The Los Angeles Unified district doesn't have the money to continue with plans to provide all students with a tech device, superintendent Ramon Cortines said.
The American Civil Liberties Union says it applauds the district's effort to improve academic and career outcomes for boys of color, but it questioned whether an all-male prep school was the most effective way to do so.
The district would need to add 3,862 opportunities for female student-athletes to be in compliance with Title IX, according to the Department of Education's office for civil rights.
Mayor Rahm Emanuel's first term included a teachers' union strike and the closure of nearly 50 schools, but graduation rates rose to record-highs under his watch, ACT scores climbed, and full-day kindergarten was expanded.
The district says the court "misinterpreted and misapplied" the law in ruling that the district could not arbitrarily cancel the teachers' union contract.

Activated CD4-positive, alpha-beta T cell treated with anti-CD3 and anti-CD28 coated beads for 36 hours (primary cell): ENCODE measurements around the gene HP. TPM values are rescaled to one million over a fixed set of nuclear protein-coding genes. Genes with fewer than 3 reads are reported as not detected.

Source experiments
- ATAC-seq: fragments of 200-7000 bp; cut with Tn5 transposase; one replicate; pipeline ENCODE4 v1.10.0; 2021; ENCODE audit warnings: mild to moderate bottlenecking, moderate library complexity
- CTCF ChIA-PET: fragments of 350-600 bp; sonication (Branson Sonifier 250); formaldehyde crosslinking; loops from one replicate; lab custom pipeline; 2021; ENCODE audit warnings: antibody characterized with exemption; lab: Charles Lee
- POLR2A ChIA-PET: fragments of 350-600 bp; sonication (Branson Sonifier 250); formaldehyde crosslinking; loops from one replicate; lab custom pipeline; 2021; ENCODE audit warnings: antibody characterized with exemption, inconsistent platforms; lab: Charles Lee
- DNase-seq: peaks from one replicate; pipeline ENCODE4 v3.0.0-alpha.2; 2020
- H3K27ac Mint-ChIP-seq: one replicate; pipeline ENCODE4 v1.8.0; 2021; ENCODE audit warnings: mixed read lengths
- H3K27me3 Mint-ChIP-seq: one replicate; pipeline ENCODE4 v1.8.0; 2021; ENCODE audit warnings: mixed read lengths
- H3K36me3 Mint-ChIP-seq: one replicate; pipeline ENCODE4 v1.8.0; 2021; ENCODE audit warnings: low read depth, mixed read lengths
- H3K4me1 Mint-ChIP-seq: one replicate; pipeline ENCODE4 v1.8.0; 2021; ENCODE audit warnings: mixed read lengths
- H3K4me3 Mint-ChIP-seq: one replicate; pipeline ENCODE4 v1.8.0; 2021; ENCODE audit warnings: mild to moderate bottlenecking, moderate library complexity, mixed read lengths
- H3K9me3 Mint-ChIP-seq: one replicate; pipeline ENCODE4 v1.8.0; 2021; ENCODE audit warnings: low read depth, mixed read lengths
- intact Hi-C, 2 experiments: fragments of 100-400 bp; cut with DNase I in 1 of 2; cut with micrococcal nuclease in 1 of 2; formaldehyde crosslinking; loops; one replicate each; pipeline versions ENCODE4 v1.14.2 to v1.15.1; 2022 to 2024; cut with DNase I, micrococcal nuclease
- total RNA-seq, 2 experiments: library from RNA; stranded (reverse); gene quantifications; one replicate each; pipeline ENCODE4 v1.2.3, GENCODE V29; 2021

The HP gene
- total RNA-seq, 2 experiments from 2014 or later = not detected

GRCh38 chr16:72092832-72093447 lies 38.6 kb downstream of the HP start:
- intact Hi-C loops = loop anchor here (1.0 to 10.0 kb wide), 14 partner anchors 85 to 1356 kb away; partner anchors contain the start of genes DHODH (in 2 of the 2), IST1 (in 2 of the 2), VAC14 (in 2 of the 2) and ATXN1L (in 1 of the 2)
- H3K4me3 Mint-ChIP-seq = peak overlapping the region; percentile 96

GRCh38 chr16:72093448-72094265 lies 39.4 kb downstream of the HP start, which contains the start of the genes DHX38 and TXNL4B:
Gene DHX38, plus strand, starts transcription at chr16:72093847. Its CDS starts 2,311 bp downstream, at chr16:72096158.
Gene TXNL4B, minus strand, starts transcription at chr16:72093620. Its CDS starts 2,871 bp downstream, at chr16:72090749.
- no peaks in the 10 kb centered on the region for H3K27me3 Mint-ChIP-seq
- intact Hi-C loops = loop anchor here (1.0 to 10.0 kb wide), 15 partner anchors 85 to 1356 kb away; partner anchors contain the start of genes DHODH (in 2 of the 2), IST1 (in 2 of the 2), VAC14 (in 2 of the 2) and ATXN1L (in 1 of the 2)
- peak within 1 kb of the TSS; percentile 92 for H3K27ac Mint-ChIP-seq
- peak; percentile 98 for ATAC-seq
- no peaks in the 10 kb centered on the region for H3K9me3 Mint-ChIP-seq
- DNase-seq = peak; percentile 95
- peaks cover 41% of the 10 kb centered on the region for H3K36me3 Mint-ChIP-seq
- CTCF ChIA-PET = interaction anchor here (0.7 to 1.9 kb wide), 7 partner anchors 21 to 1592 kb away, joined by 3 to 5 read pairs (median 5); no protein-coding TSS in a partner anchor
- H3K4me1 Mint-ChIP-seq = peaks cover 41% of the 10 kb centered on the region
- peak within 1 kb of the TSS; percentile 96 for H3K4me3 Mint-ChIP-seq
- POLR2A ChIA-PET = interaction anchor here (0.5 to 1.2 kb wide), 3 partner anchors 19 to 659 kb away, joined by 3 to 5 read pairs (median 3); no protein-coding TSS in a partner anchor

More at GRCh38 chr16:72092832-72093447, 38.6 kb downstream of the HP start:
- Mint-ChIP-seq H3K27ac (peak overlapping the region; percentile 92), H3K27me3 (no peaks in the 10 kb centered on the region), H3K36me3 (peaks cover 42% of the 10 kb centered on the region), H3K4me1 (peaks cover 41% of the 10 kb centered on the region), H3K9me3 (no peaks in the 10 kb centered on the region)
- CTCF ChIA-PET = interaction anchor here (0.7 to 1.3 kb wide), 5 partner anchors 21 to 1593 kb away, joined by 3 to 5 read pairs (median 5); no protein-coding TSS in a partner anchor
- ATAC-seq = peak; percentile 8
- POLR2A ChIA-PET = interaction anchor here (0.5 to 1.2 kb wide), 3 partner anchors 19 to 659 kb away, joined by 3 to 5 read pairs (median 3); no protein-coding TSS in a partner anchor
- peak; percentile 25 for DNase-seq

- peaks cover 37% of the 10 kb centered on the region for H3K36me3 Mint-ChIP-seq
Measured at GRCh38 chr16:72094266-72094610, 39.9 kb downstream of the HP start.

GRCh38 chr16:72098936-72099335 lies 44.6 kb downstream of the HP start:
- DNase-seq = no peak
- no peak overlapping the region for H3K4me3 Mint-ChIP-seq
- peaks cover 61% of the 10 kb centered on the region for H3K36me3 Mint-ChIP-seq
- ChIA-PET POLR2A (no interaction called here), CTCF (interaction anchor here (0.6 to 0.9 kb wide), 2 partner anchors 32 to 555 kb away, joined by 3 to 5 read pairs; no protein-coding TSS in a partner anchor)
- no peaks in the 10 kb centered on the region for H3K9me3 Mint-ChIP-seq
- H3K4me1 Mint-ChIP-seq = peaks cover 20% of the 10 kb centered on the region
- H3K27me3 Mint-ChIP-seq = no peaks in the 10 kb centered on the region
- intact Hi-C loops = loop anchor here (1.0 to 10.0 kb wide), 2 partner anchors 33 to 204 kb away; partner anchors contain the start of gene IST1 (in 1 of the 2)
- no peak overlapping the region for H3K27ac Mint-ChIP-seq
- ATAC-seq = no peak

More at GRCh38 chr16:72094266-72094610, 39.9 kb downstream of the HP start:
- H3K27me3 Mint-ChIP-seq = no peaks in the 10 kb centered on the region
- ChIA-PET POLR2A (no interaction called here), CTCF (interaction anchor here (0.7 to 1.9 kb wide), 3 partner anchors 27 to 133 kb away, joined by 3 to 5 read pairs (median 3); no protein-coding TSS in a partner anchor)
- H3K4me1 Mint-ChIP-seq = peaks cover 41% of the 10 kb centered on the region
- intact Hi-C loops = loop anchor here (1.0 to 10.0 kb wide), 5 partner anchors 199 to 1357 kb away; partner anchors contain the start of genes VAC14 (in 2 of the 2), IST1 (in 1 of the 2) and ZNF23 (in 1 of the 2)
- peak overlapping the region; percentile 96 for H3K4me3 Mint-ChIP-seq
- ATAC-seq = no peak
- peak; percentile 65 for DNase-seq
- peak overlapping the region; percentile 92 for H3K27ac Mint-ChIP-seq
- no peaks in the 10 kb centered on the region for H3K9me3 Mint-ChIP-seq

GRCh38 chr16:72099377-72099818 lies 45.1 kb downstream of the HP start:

The three board members, along with a resident, request that the court grant a restraining order and preliminary injunction against the state to reverse the takeover.
A new report from the Collaborative for Justice and Equity in Education recommends an elected school board for the city that would prioritize "equitable educational opportunities and outcomes" in its decisionmaking.
Former schools chief Winston Brooks, who left the district last summer with a $350,000 buyout, wants the school system to pay for remarks he felt were disparaging.
The city became the latest battleground over charter school expansion when it accepted 40 applications to open new schools for the first time in seven years.
Improving the lives of boys of color has emerged as an urgent public policy issue in the last couple of years, most recently evidenced by President Barack Obama's "My Brother's Keeper" initiative.